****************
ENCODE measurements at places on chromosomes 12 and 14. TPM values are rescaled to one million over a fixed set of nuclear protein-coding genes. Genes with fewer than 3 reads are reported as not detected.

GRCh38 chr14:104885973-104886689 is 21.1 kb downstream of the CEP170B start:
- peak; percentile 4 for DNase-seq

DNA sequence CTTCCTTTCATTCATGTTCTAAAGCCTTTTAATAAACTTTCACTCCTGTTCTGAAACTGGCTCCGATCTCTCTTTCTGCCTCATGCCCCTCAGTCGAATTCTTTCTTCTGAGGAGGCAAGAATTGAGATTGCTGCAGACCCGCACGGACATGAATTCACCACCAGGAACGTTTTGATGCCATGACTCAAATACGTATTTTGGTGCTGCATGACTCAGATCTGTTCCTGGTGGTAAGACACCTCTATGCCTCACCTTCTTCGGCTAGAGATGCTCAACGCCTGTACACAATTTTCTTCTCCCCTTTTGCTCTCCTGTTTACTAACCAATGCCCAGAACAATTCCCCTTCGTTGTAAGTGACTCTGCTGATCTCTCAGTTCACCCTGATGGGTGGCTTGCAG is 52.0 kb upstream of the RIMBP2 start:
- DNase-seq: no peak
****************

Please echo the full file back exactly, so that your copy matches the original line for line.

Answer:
ENCODE measurements at places on chromosomes 12 and 14. TPM values are rescaled to one million over a fixed set of nuclear protein-coding genes. Genes with fewer than 3 reads are reported as not detected.

GRCh38 chr14:104885973-104886689 is 21.1 kb downstream of the CEP170B start:
- peak; percentile 4 for DNase-seq

DNA sequence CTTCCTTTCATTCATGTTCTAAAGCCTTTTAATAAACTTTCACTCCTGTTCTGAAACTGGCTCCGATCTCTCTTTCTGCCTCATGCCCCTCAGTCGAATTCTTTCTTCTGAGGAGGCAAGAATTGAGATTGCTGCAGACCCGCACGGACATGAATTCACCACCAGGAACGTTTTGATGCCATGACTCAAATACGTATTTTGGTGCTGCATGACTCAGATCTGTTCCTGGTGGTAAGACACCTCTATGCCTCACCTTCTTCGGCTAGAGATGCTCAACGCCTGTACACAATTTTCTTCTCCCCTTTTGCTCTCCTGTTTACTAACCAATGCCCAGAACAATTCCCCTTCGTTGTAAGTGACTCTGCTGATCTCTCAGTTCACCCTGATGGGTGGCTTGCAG is 52.0 kb upstream of the RIMBP2 start:
- DNase-seq: no peak